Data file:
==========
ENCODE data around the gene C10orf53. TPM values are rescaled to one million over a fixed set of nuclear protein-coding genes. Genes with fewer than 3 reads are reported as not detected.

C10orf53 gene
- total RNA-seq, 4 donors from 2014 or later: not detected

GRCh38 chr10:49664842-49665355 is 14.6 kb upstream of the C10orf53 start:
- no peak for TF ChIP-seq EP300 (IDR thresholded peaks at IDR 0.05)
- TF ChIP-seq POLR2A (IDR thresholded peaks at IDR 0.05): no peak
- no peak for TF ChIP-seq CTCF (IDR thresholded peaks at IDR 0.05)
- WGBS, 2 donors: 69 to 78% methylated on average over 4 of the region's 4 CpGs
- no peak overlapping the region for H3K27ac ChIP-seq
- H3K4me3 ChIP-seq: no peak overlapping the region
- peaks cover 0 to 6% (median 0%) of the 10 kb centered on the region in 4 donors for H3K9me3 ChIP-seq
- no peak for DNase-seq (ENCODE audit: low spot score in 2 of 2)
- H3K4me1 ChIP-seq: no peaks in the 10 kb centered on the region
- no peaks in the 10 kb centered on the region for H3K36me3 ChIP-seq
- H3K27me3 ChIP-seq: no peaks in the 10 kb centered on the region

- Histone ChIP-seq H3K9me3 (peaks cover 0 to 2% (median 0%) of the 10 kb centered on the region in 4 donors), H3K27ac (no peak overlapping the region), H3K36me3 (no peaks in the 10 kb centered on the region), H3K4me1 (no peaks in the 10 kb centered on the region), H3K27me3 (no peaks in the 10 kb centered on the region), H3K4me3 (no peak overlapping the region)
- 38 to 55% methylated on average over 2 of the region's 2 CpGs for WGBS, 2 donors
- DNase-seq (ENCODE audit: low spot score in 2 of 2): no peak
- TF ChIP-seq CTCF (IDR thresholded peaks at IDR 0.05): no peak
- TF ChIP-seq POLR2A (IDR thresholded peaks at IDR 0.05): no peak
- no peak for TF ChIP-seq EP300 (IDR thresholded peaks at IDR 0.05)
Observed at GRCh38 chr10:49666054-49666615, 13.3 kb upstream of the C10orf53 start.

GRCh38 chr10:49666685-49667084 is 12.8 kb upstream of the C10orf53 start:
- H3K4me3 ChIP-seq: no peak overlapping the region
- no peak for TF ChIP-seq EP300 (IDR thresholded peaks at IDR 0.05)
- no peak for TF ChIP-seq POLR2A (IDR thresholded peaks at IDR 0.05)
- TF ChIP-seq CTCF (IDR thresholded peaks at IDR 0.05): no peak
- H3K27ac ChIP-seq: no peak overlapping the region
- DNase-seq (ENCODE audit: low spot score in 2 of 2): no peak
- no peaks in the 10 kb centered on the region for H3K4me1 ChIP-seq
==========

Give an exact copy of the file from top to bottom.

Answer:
ENCODE data around the gene C10orf53. TPM values are rescaled to one million over a fixed set of nuclear protein-coding genes. Genes with fewer than 3 reads are reported as not detected.

C10orf53 gene
- total RNA-seq, 4 donors from 2014 or later: not detected

GRCh38 chr10:49664842-49665355 is 14.6 kb upstream of the C10orf53 start:
- no peak for TF ChIP-seq EP300 (IDR thresholded peaks at IDR 0.05)
- TF ChIP-seq POLR2A (IDR thresholded peaks at IDR 0.05): no peak
- no peak for TF ChIP-seq CTCF (IDR thresholded peaks at IDR 0.05)
- WGBS, 2 donors: 69 to 78% methylated on average over 4 of the region's 4 CpGs
- no peak overlapping the region for H3K27ac ChIP-seq
- H3K4me3 ChIP-seq: no peak overlapping the region
- peaks cover 0 to 6% (median 0%) of the 10 kb centered on the region in 4 donors for H3K9me3 ChIP-seq
- no peak for DNase-seq (ENCODE audit: low spot score in 2 of 2)
- H3K4me1 ChIP-seq: no peaks in the 10 kb centered on the region
- no peaks in the 10 kb centered on the region for H3K36me3 ChIP-seq
- H3K27me3 ChIP-seq: no peaks in the 10 kb centered on the region

- Histone ChIP-seq H3K9me3 (peaks cover 0 to 2% (median 0%) of the 10 kb centered on the region in 4 donors), H3K27ac (no peak overlapping the region), H3K36me3 (no peaks in the 10 kb centered on the region), H3K4me1 (no peaks in the 10 kb centered on the region), H3K27me3 (no peaks in the 10 kb centered on the region), H3K4me3 (no peak overlapping the region)
- 38 to 55% methylated on average over 2 of the region's 2 CpGs for WGBS, 2 donors
- DNase-seq (ENCODE audit: low spot score in 2 of 2): no peak
- TF ChIP-seq CTCF (IDR thresholded peaks at IDR 0.05): no peak
- TF ChIP-seq POLR2A (IDR thresholded peaks at IDR 0.05): no peak
- no peak for TF ChIP-seq EP300 (IDR thresholded peaks at IDR 0.05)
Observed at GRCh38 chr10:49666054-49666615, 13.3 kb upstream of the C10orf53 start.

GRCh38 chr10:49666685-49667084 is 12.8 kb upstream of the C10orf53 start:
- H3K4me3 ChIP-seq: no peak overlapping the region
- no peak for TF ChIP-seq EP300 (IDR thresholded peaks at IDR 0.05)
- no peak for TF ChIP-seq POLR2A (IDR thresholded peaks at IDR 0.05)
- TF ChIP-seq CTCF (IDR thresholded peaks at IDR 0.05): no peak
- H3K27ac ChIP-seq: no peak overlapping the region
- DNase-seq (ENCODE audit: low spot score in 2 of 2): no peak
- no peaks in the 10 kb centered on the region for H3K4me1 ChIP-seq